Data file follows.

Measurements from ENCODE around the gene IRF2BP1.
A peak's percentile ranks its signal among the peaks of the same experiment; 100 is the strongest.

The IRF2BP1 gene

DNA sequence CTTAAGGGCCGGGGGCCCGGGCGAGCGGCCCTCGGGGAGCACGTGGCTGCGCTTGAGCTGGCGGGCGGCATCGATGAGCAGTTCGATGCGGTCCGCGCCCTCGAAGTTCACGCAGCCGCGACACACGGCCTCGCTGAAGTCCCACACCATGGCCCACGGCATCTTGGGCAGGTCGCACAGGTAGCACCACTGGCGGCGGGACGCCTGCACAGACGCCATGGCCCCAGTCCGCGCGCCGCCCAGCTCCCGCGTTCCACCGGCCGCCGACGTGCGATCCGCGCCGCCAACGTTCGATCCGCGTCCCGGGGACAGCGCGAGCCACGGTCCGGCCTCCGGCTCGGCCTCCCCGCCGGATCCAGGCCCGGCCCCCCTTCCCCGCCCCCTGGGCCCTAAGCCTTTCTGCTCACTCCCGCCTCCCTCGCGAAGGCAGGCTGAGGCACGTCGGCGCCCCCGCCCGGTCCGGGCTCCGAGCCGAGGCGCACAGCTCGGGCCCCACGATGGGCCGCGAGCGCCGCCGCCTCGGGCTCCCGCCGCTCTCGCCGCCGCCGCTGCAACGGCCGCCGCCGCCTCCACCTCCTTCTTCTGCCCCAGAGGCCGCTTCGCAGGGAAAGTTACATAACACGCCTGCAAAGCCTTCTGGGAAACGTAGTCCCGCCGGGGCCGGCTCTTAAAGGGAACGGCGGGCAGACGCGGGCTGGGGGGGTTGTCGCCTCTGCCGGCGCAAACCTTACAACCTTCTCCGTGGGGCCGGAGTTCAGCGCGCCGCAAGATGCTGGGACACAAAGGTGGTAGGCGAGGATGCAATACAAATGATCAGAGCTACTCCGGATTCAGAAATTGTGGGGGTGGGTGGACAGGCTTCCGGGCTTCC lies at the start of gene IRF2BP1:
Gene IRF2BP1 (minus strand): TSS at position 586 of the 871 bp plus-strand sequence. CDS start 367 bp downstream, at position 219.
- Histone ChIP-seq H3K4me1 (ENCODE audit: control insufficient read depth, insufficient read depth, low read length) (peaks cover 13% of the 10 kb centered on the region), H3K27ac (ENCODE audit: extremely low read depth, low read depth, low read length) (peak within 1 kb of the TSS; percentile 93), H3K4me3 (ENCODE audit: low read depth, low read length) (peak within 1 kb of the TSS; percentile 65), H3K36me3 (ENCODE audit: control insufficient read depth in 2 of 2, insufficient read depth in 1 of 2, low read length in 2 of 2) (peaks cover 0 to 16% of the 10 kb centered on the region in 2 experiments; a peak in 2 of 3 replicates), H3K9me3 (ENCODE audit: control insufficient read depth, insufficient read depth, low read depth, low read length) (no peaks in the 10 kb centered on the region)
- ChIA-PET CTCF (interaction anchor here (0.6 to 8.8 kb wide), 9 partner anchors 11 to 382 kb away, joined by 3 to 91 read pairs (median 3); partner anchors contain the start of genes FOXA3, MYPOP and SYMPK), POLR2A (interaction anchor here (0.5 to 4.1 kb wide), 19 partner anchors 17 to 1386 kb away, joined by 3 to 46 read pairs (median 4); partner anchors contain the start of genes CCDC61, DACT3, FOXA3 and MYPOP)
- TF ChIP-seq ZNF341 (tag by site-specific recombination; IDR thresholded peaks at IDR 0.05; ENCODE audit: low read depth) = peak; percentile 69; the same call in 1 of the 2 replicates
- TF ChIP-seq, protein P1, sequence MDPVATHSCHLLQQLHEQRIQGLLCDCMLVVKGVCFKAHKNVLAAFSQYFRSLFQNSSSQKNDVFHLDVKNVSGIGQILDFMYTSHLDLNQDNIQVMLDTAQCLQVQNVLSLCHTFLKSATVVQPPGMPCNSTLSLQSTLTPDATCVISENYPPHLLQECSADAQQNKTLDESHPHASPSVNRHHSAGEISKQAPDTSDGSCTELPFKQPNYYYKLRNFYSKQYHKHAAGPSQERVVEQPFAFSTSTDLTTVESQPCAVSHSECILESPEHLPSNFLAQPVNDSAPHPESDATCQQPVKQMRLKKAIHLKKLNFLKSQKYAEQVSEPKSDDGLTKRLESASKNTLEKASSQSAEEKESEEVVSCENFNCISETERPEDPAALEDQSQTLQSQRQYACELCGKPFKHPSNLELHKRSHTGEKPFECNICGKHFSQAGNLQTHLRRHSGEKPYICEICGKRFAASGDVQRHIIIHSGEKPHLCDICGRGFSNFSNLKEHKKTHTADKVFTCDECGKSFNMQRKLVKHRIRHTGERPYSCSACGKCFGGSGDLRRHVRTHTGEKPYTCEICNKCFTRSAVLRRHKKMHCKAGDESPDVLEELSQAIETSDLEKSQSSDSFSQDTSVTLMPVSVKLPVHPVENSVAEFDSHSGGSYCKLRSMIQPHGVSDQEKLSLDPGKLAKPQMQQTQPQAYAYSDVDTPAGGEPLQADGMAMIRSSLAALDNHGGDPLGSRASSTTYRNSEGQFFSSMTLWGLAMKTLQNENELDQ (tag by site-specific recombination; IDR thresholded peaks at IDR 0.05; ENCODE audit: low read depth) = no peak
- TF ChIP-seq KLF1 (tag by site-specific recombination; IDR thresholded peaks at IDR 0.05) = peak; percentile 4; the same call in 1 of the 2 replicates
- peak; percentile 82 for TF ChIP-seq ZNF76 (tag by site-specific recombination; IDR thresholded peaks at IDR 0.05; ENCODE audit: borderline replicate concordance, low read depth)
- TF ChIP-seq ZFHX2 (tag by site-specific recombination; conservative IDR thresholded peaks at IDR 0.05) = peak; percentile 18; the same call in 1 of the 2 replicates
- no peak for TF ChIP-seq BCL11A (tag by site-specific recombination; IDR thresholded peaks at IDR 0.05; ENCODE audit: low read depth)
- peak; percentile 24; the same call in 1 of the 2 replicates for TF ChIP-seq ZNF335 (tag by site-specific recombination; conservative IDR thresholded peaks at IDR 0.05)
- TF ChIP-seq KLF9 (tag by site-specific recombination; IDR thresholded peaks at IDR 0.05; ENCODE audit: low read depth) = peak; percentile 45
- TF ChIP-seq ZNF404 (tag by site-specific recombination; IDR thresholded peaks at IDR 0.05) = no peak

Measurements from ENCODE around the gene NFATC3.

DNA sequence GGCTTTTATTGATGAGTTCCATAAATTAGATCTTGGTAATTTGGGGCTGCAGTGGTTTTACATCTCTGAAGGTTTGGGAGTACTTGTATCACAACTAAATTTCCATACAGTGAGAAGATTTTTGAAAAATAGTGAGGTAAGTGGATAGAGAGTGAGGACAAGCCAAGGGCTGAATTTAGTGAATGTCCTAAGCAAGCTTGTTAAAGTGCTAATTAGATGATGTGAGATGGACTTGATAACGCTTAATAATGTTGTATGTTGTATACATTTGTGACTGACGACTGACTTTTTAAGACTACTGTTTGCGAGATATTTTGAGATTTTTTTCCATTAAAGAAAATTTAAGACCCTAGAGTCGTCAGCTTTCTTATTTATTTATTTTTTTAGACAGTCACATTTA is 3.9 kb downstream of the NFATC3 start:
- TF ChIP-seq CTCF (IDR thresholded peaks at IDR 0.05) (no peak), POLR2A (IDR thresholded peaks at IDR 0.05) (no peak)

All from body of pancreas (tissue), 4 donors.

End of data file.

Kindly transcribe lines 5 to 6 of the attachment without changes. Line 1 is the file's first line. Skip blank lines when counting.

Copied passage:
Gene IRF2BP1 (minus strand): TSS at position 586 of the 871 bp plus-strand sequence. CDS start 367 bp downstream, at position 219.
- Histone ChIP-seq H3K4me1 (ENCODE audit: control insufficient read depth, insufficient read depth, low read length) (peaks cover 13% of the 10 kb centered on the region), H3K27ac (ENCODE audit: extremely low read depth, low read depth, low read length) (peak within 1 kb of the TSS; percentile 93), H3K4me3 (ENCODE audit: low read depth, low read length) (peak within 1 kb of the TSS; percentile 65), H3K36me3 (ENCODE audit: control insufficient read depth in 2 of 2, insufficient read depth in 1 of 2, low read length in 2 of 2) (peaks cover 0 to 16% of the 10 kb centered on the region in 2 experiments; a peak in 2 of 3 replicates), H3K9me3 (ENCODE audit: control insufficient read depth, insufficient read depth, low read depth, low read length) (no peaks in the 10 kb centered on the region)